I come by my love of Solitaire honestly.
It is fair to say that I am one of the leading experts in the type of card game known as Solitaire (in the US), or Patience (in the UK and elsewhere). I have been working with Thomas Warfield at Goodsol Development for more than a dozen years, and in that capacity I have implemented literally hundreds of different Solitaire games on various platforms, including Windows, Mac OS X, and iPad.
However, one would be very mistaken to assume that I had to learn about Solitaire back then, or even that these were my first Solitaire software products. In fact, I have been a Solitaire enthusiast for more than 40 years (easily predating my first access to a computer), and I have been writing programs for playing Solitaire for 30 years. That is why it was such a good match when Thomas and I started working together; he is also a renown expert, with a very successful Solitaire game, Pretty Good Solitaire, and there is not another company on the planet with more Solitaire expertise from which to draw.
I first learned to play Solitaire from my father when I was about 5 years old. He taught me a traditional form of Klondike (which many people just call, “Solitaire”), and I clearly remember the first time he watched me deal out the tableau on the stone hearth in front of our fireplace. I played that a lot over the years, as well as a few other games I picked up. My neighbor taught me Pyramid, which I really liked, and “Clock” (PGS: Travellers Clock), which had an appeal due to the elegance of play and the physicality of the the cards, but got boring quickly because of the lack of choice. My mother taught me “Idiot’s Delight” (a name used to describe many different Solitaire games), which in this case was a purely mechanical version of Aces Up. When I was sick, rather than comic books, I just wanted a couple decks of playing cards and, perhaps, some word search puzzles.
In the early years of elementary school, I had a couple of friends with whom I had discussions (and disagreements) about the rules of Klondike. We spent time debating whether one should be able to build Aces to the tableau and, if so, whether Kings could be built on Aces, whether one was allowed to pull cards from the foundations (which I now know is called “winnowing back”), how many cards were dealt from stock to waste, and if there was a limit to redeals. These are the same kind of game design discussions I still have now as we implement more games.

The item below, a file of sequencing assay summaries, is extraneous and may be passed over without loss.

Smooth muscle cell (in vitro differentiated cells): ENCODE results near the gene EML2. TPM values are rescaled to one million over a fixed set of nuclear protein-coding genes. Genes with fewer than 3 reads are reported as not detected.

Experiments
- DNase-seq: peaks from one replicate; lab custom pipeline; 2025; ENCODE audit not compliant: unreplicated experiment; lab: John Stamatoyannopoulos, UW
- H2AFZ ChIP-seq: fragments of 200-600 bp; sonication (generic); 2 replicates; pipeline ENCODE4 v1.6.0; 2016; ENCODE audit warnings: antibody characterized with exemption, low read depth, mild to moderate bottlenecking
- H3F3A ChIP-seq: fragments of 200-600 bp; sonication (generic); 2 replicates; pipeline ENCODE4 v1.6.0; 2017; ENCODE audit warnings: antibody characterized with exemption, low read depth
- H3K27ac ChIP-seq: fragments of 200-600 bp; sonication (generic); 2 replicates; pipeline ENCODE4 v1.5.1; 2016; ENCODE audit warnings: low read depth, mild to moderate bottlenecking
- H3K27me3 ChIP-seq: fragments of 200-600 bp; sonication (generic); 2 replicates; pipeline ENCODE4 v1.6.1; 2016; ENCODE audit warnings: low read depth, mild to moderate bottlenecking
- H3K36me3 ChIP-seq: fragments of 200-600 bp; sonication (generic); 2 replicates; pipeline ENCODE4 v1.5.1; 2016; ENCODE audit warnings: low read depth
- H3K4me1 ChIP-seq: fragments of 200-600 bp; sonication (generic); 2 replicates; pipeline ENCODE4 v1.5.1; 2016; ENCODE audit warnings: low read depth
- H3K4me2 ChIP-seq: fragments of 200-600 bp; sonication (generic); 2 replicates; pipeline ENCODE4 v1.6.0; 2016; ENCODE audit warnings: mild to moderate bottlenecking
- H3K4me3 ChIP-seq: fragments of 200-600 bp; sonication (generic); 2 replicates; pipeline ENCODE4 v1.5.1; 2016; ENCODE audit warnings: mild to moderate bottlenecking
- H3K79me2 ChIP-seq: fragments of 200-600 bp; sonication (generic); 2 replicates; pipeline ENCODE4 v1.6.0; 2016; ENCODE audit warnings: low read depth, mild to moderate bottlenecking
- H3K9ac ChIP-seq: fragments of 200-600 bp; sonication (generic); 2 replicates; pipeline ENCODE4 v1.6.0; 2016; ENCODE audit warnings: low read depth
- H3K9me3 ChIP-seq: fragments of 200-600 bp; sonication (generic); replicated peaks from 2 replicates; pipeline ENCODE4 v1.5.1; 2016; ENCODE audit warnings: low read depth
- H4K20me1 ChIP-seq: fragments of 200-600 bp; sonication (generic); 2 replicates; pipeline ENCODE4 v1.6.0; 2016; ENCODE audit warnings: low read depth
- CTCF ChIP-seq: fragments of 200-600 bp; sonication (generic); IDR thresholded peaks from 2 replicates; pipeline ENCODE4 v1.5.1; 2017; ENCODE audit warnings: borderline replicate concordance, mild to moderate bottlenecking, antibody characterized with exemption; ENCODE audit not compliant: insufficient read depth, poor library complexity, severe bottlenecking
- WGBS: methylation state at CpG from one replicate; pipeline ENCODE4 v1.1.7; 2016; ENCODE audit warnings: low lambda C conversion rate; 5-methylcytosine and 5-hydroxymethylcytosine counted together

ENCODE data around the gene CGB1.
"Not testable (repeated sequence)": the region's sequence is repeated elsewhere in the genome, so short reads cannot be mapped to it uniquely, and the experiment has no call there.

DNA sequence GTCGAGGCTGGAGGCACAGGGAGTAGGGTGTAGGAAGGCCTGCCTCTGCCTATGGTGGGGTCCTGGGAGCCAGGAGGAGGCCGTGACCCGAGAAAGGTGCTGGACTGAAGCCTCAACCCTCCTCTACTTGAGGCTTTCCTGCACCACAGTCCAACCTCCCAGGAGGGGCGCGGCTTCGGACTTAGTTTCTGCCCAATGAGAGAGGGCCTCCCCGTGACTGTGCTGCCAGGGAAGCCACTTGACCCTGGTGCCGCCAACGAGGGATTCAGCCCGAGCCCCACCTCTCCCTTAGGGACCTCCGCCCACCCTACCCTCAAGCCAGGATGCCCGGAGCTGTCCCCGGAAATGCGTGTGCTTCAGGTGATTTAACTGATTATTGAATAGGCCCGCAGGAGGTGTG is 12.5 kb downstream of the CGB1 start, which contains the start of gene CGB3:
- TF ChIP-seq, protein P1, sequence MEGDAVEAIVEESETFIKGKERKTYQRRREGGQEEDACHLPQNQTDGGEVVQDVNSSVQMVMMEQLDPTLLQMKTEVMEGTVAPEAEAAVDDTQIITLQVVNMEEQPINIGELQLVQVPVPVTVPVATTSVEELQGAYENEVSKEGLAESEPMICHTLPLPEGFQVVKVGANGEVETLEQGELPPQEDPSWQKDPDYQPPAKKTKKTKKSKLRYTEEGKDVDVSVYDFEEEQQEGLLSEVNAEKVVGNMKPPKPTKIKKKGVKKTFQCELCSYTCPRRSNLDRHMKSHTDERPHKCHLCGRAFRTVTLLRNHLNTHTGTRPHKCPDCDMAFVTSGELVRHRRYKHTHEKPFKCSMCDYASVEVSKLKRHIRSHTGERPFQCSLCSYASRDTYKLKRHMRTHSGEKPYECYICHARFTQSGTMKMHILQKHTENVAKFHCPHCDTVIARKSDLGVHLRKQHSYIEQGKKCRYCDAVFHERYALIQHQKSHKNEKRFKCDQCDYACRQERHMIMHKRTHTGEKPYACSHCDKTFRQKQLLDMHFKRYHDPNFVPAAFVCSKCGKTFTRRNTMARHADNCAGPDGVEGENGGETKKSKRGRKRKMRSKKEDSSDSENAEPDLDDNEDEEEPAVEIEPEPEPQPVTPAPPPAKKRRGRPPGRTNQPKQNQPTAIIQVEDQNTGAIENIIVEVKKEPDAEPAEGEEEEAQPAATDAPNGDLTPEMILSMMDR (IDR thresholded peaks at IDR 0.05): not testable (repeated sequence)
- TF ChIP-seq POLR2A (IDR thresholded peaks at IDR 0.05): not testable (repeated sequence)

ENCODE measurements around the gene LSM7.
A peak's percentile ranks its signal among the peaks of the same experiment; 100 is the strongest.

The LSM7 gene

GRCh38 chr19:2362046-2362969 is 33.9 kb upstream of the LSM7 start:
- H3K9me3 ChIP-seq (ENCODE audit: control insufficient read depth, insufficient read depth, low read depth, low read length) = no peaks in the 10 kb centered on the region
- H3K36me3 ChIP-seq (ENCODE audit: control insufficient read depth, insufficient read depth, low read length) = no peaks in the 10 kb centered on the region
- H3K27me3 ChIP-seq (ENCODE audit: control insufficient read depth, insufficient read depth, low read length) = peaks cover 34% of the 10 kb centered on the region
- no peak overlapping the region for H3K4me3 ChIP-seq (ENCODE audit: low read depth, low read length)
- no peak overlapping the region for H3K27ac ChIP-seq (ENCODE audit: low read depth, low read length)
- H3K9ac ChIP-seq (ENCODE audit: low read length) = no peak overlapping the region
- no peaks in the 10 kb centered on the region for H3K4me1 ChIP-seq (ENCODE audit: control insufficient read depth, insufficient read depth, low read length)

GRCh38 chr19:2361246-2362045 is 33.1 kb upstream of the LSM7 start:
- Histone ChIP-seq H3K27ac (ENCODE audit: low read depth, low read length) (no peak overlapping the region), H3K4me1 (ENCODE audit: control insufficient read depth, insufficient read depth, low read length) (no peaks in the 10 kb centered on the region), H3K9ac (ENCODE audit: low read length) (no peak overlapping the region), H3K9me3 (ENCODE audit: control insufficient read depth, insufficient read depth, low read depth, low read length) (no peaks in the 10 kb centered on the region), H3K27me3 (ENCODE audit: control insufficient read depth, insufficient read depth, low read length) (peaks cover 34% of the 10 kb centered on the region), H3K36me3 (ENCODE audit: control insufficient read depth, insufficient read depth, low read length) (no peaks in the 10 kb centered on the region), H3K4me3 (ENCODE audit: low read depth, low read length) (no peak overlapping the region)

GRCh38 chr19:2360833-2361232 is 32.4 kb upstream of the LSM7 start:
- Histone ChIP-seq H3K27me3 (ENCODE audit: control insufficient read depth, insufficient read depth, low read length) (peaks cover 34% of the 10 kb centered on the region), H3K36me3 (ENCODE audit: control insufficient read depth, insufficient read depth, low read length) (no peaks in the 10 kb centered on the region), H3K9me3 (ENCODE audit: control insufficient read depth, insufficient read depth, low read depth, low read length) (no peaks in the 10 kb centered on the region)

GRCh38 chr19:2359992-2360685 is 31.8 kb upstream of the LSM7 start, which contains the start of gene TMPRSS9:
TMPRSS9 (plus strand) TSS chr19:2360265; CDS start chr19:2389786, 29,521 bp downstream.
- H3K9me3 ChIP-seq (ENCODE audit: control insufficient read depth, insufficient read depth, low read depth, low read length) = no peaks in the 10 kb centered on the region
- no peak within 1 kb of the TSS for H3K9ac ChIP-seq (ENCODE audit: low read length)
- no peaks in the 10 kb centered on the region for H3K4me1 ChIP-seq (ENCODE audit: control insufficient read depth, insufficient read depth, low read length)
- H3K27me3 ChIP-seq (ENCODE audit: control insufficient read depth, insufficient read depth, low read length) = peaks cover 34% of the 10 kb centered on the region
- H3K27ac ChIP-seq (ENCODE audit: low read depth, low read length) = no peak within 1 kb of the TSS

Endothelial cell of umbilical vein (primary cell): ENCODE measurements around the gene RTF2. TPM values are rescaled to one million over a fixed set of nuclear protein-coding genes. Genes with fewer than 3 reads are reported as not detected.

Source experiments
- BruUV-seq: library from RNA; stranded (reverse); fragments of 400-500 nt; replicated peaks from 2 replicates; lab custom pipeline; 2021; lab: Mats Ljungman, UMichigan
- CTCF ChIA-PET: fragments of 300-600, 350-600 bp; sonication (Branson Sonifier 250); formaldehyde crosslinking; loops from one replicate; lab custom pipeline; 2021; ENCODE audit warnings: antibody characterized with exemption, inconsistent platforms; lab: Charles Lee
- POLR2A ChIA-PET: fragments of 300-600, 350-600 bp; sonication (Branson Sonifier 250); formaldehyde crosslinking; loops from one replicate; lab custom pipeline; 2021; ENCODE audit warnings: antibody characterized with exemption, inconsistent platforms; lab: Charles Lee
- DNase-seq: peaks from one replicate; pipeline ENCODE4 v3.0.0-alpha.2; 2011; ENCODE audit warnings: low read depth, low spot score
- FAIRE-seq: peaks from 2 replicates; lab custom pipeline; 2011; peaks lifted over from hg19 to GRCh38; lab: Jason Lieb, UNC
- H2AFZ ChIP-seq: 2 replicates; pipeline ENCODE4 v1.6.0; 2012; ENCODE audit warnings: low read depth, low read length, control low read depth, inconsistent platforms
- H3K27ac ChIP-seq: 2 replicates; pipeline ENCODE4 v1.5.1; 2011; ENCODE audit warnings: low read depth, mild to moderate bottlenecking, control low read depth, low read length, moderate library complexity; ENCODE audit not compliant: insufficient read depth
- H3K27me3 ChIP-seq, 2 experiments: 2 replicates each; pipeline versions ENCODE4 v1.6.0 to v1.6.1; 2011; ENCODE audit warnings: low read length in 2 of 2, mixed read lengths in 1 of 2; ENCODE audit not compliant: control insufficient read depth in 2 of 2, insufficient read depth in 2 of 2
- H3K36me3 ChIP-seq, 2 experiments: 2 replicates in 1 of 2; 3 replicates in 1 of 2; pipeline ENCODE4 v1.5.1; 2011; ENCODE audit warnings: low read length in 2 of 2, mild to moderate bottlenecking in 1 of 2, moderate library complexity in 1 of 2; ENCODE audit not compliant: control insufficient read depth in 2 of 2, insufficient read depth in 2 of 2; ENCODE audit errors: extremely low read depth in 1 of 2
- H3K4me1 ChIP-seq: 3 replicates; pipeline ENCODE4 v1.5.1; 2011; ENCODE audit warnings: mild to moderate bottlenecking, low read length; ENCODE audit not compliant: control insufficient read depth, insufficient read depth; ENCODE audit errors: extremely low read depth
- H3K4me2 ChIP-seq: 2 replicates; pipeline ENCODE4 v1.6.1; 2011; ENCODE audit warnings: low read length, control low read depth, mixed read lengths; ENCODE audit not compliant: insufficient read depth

I also spent a great deal of time working on designing my own solitaire games, the rules of which, alas, were never written down and have been lost forever. I recall that much of my focus was on small tableau games, those which could be played, ideally, with just one or two piles, making them easier to play in a car. I also recall at least one with a unique mechanic, based on Go Fish, where the player would declare a selected card, and the play proceeded based on whether (or where?) the nominated rank appeared. Of course, it is fair to assume that none of my inventions were as compelling as the traditional Solitaire games; otherwise, I probably would still be playing them.
During middle school, an acquaintance (friend of a parent) taught me an unnamed Solitaire game, which had two mechanics I had never seen before: movement of card groups regardless of order (as seen in Yukon) and a “hand” of up to 4 arbitrary cards (like the 4 cells in FreeCell). This game had a greater degree of calculation and planning, and was less reliant on the luck of the deal, so it was very appealing to me. Around the same time, I also learned how to do a “bridge” shuffle, so I tried to wear out my hands practicing the two together. A variant of this game is implemented in PGS as Scorpion Head.